Ultimately the Lumix LX5 is smaller, lighter and cheaper than the NEX-3 and other EVIL compacts, while also featuring a bright and wide 24-90mm f2.0-3.3 zoom, but it’s no longer significantly more pocketable than a camera with a DSLR-sized sensor. If you’re willing to increase your budget and carry a camera that’s only a little bigger and heavier, you can enjoy a much larger sensor and removeable lenses, not to mention the other benefits listed above. It’s a compelling proposition for enthusiasts.

For more details see our Sony Alpha NEX-3 / 5 review.

Panasonic Lumix DMC-LX5 final verdict

Panasonic’s Lumix DMC-LX5 is certainly a very nice camera to use. It feels good in your hands, sports decent controls with a well thought-out layout, features a bright and wide lens with quick and confident focusing, enjoys the choice of full manual exposures or one of the best auto modes on the market, and delivers decent quality results. What’s not to like?

Well if you’re only comparing it against traditional compacts, the Lumix LX5 more than fulfils its brief, and provides a very satisfying experience for enthusiasts. The body may look similar to its predecessor, but a better grip, improvements in controls and a much more usable lens range along with a number of key enhancements under the hood make for a worthy successor to one of the best high-end compacts around. Sure there’s a few minor annoyances which we described earlier, but nothing major.

The biggest problem facing the LX5 is in the two years since the LX3, the high-end compact market has been transformed by the release of ‘EVIL’ models sporting DSLR-sized sensors and the flexibility of removeable lenses. These may be larger, heavier and more expensive than the LX5, but not by a significant margin for many enthusiasts. Demanding photographers may be more than willing to spend the extra for this leap in image quality and flexibility, and while all EVIL cameras to date are bigger and heavier than the LX5, it’s not like you’re sacrificing a pocket camera for one which needs a bag. The type of pocket needed to accommodate an LX5 will almost certainly take, say, a Sony NEX-5 with a pancake lens.


To be fair, the EVIL cameras are only comparable in size when fitted with their smallest lens options, which are fixed in focal length; swap them for a zoom and they become much bigger. In contrast, the Lumix LX5 features not just a flexible 24-90mm range, but also one with a brighter f2.0-3.3 focal ratio than any kit zoom.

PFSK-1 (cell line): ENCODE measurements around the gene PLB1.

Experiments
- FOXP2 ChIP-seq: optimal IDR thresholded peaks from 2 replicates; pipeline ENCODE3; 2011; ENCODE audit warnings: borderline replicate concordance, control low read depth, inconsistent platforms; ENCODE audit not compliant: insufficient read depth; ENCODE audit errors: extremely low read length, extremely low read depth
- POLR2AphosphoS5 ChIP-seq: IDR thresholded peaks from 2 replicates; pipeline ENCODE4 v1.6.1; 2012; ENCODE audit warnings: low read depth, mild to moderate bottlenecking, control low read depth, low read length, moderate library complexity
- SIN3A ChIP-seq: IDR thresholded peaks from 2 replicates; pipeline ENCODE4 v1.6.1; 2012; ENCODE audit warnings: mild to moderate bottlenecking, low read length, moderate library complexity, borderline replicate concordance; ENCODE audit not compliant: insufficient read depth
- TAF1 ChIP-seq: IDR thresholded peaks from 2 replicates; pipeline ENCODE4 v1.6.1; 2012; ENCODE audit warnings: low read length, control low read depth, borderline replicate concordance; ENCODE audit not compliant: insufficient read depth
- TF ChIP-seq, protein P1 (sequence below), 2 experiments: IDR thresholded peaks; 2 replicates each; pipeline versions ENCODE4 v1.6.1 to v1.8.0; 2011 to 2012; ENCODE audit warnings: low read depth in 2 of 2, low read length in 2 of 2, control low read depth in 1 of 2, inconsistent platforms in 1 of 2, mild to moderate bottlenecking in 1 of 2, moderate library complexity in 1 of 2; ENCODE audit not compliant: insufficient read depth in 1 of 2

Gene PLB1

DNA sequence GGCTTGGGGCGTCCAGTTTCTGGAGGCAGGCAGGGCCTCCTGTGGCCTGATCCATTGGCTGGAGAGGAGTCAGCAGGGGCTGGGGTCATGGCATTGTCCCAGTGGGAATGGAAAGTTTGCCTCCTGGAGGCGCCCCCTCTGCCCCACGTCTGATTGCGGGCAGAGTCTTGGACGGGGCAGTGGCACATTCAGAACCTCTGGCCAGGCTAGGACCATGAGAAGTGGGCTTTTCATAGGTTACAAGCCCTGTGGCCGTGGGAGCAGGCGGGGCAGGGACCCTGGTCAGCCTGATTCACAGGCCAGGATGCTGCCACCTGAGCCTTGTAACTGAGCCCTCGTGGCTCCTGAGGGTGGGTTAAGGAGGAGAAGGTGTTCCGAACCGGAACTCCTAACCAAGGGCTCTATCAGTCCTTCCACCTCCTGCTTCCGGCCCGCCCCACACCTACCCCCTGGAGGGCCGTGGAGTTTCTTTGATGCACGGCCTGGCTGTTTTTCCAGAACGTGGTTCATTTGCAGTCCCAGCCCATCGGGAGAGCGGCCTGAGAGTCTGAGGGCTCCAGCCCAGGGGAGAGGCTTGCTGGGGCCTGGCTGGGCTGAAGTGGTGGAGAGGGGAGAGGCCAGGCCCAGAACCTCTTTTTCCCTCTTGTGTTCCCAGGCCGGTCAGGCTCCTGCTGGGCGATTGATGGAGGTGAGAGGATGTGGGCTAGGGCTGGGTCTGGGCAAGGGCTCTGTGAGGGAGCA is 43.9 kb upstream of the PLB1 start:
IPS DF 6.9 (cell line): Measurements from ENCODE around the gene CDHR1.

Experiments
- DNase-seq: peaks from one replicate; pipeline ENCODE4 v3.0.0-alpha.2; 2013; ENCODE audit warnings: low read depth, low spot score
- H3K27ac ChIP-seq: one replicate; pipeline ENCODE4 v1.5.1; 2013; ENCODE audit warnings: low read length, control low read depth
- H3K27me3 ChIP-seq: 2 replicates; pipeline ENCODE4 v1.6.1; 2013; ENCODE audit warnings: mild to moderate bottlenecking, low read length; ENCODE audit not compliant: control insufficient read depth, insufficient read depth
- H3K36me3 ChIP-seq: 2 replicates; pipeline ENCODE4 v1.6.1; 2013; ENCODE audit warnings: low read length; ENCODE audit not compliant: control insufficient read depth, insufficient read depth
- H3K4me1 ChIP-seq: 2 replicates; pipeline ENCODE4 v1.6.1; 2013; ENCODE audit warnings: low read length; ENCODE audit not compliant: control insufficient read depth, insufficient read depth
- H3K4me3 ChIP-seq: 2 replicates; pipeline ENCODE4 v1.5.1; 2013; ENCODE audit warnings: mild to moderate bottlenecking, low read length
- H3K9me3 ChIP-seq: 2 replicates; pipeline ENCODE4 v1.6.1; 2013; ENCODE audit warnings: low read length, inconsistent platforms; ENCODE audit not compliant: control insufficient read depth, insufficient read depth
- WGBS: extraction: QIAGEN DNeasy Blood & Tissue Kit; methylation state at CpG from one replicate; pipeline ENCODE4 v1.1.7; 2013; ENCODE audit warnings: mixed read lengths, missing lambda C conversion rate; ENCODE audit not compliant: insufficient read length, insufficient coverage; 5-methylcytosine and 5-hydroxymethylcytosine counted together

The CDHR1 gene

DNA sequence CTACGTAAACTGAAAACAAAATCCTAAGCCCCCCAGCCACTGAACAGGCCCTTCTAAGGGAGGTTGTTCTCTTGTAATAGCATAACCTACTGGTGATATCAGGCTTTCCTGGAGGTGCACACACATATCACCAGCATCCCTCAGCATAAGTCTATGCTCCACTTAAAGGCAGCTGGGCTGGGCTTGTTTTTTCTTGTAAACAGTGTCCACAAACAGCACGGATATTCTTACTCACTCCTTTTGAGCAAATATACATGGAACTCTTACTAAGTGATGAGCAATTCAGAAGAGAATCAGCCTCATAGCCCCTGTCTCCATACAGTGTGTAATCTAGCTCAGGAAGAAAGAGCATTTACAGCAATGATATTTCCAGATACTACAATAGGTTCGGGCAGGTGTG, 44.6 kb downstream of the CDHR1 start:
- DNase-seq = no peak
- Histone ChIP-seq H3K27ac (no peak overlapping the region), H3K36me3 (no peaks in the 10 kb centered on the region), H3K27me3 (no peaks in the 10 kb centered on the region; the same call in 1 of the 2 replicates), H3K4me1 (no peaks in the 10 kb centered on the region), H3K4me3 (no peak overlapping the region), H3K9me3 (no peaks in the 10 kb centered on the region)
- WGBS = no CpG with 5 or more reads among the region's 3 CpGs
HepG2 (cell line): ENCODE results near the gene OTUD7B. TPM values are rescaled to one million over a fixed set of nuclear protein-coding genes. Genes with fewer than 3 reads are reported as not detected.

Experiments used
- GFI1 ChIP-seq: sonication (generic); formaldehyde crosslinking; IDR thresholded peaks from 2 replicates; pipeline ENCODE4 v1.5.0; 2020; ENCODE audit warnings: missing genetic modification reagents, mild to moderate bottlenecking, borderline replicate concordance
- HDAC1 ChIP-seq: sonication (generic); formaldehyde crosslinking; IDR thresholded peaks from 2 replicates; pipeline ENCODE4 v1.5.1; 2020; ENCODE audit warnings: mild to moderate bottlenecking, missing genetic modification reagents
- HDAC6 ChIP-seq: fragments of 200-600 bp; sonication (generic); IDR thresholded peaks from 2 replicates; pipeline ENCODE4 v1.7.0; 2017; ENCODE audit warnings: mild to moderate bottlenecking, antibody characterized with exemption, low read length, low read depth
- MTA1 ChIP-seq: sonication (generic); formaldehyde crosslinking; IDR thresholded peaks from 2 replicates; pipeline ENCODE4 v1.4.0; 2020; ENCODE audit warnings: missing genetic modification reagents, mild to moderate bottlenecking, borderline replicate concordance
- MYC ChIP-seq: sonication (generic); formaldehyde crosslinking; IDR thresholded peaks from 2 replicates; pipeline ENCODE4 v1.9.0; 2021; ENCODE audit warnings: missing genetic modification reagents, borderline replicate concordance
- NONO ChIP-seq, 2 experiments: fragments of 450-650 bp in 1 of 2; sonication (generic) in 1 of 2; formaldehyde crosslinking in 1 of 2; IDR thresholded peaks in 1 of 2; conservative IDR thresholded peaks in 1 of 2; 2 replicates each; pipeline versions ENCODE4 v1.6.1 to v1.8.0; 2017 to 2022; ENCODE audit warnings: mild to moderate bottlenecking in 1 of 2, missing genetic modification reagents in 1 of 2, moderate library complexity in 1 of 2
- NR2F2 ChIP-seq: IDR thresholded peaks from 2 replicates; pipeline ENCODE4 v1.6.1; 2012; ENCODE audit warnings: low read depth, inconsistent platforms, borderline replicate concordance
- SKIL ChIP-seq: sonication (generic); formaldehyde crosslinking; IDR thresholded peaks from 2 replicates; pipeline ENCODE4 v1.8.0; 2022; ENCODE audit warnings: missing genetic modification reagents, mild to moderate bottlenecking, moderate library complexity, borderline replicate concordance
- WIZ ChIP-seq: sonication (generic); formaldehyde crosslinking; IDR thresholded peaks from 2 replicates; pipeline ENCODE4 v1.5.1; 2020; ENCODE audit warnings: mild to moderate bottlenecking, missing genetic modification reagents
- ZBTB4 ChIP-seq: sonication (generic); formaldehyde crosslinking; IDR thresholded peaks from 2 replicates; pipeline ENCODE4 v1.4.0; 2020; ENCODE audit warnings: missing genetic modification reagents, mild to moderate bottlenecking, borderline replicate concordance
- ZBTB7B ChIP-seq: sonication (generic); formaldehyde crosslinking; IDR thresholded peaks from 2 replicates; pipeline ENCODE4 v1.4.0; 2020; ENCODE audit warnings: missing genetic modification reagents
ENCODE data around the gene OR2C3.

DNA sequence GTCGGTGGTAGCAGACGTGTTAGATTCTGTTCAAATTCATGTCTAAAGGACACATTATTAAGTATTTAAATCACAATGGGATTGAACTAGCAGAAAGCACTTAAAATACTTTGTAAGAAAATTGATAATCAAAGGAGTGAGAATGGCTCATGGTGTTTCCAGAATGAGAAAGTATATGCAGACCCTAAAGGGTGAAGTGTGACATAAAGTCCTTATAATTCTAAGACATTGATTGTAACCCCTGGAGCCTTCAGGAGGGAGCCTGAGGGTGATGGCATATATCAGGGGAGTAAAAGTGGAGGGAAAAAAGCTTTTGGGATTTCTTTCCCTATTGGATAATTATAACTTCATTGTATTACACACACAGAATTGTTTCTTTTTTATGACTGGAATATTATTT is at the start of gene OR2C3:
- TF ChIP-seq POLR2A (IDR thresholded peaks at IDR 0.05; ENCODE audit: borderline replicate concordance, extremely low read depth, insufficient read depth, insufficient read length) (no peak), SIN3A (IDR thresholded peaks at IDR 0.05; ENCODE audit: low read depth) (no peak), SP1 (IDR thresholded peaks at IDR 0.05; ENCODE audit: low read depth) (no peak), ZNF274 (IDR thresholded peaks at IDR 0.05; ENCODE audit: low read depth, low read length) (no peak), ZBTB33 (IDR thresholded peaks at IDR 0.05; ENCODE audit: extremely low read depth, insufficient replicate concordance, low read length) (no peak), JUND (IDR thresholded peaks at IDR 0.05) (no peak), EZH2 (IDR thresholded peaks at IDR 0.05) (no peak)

But again the presence of EVIL cameras undoubtedly puts high-end compacts like the Lumix LX5 in an uncomfortable position. Previously a DSLR-sized sensor demanded a DSLR-sized body, so a model like the LX5 was an ideal carry-everywhere companion for enthusiasts. But now the space and weight saving over an EVIL alternative is minimal. Canon’s chunkier PowerShot G12 faces this problem to an even greater extent.

Interestingly in today’s market, Canon’s PowerShot S95 arguably feels the most relevant in its peer group. It may not ultimately offer the same degree of control and features as the LX5, but with smaller dimensions, it crucially delivers a more portable proposition to models with bigger sensors. In contrast the LX5, while no giant, is just physically too close to models which pack-in DSLR sensors, and that’s difficult for enthusiasts to ignore.

Of course none of this matters if the LX5’s feature-set, and especially its lens specifications are exactly what you’re looking for. Nothing else is available at this size or price with a 24-90mm f2.0-3.3 lens, and there’s no denying the camera performs very well in use. As such it’s an easy model to recommend, but misses out on our top rating in an increasing market of alternatives with big sensors. The Lumix LX5 may be one of the best ‘small-sensor’ compacts for enthusiasts, but as the market for EVIL cameras steadily grows, we wonder how many more generations we can expect.

Good points
Bright 24-90mm f2.0-3.3 lens with quick AF.
Full manual, RAW and flash hotshoe.
3in / 460k screen and optional EVF.
720p movies with manual exposure control and zooming.

Bad points
Small continuous burst at full resolution.
Play button alone can’t power-up camera into playback.
Lens cap can prove inconvenient.
No longer much smaller than a camera with a DSLR sensor.


(relative to 2010 enthusiast (non-EVIL) compacts)

Build quality:
Image quality:


18 / 20
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18 / 20
16 / 20